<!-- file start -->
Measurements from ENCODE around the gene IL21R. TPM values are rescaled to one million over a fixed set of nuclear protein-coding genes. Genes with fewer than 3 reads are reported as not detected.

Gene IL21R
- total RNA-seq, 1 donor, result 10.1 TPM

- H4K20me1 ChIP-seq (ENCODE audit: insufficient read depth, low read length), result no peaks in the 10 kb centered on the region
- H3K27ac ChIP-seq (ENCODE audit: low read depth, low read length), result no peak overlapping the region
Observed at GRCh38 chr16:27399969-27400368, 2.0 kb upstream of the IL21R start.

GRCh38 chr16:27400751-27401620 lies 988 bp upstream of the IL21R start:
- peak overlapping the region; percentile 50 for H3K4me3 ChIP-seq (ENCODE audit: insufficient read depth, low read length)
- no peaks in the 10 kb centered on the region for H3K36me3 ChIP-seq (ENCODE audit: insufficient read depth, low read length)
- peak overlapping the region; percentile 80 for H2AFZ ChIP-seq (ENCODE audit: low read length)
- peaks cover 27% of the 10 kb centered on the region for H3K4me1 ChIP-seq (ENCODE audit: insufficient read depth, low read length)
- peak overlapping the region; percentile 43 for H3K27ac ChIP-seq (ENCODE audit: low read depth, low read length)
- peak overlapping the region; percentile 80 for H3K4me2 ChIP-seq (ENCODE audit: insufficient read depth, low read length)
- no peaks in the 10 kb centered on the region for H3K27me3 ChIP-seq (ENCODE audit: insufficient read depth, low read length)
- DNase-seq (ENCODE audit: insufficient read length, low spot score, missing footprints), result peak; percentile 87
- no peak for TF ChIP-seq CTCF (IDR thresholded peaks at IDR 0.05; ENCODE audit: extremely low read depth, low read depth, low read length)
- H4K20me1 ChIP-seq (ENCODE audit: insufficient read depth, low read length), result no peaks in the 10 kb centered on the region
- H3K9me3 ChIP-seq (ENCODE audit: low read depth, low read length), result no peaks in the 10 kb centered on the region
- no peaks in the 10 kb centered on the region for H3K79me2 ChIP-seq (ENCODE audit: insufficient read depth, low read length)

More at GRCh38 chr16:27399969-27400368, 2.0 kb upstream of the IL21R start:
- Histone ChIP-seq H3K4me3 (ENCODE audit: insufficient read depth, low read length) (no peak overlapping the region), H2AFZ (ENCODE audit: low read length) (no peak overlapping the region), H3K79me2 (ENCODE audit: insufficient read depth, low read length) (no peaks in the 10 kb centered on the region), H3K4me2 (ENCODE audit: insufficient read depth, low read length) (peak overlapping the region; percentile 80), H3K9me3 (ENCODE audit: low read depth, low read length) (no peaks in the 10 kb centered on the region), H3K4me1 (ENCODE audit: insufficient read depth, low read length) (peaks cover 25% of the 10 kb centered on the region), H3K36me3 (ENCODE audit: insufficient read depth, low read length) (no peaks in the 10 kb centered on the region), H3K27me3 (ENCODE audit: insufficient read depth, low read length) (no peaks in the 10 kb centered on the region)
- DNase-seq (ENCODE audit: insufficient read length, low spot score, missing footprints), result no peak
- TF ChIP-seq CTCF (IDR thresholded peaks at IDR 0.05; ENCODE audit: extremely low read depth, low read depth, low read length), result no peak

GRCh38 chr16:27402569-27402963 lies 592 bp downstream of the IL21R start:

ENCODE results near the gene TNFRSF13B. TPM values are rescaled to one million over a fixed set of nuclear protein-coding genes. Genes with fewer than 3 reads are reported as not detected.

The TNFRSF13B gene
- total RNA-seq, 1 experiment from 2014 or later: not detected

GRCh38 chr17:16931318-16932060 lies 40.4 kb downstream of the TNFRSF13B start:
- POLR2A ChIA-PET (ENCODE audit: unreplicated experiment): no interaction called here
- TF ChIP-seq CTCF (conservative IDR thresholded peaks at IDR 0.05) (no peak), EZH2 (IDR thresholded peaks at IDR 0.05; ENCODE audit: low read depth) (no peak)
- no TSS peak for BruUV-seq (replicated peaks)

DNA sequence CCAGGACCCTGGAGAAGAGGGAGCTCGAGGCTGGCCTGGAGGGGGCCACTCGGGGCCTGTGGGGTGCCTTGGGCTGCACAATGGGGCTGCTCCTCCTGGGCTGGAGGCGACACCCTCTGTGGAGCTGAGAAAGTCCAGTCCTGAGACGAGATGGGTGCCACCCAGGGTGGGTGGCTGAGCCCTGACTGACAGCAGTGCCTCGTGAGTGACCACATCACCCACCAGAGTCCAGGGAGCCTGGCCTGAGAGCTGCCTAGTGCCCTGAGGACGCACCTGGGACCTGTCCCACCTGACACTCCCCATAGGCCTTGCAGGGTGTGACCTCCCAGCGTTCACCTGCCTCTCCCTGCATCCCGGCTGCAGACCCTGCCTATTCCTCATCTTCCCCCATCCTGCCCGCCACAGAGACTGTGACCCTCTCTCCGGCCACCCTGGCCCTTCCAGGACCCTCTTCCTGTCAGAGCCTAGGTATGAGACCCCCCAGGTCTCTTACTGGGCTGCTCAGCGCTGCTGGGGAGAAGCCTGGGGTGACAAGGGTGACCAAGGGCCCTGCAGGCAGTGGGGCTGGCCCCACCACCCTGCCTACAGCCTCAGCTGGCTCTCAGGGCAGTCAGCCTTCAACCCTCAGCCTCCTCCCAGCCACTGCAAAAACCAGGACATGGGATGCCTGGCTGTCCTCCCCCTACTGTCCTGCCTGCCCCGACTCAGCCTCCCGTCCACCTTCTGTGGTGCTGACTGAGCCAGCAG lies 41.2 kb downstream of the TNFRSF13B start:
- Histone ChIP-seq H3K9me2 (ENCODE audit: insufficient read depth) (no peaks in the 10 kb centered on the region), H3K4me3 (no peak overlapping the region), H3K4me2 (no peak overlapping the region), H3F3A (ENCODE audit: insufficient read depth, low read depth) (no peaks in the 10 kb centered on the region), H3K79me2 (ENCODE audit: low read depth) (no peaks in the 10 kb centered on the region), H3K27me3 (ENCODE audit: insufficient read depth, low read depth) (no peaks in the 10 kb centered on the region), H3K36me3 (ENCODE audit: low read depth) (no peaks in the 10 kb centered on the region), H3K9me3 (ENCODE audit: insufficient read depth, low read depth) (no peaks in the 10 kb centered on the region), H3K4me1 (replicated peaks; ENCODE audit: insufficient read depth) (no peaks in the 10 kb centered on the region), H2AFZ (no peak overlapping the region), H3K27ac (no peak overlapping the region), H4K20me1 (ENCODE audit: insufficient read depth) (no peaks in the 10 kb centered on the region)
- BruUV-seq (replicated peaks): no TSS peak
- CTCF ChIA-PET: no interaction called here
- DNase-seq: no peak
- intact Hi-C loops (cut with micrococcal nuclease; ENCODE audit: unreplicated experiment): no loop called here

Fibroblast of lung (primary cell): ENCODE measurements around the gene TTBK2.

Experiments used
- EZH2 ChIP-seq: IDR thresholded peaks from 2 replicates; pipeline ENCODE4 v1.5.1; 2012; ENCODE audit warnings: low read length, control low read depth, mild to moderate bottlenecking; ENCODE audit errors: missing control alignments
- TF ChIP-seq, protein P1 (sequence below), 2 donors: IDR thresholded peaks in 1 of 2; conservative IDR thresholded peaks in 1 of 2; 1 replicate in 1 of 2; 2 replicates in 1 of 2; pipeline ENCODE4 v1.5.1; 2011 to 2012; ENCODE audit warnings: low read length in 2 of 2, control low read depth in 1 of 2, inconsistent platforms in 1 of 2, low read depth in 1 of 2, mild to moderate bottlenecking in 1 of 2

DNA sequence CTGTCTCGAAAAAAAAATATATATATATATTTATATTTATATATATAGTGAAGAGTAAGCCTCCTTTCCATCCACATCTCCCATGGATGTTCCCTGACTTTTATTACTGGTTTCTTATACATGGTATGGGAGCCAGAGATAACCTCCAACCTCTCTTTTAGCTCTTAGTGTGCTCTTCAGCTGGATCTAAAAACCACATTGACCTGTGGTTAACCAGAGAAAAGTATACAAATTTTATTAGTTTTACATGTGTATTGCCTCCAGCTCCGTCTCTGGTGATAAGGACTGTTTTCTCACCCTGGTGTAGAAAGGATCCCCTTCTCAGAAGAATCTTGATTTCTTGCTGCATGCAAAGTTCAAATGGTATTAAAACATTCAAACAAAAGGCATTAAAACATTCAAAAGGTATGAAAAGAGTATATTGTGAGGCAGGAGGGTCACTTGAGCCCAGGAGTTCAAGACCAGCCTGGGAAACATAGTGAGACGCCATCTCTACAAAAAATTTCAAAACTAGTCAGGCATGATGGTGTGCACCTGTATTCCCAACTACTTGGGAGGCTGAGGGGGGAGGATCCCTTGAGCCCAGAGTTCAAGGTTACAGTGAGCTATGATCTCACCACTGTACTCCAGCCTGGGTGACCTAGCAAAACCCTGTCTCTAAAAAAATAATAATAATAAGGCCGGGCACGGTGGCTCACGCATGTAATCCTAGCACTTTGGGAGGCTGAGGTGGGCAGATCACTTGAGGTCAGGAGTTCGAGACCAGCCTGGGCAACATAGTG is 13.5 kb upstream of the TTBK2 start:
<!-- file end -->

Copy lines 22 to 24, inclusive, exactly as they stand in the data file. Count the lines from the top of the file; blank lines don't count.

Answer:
- DNase-seq (ENCODE audit: insufficient read length, low spot score, missing footprints), result no peak
- TF ChIP-seq CTCF (IDR thresholded peaks at IDR 0.05; ENCODE audit: extremely low read depth, low read depth, low read length), result no peak

GRCh38 chr16:27402569-27402963 lies 592 bp downstream of the IL21R start: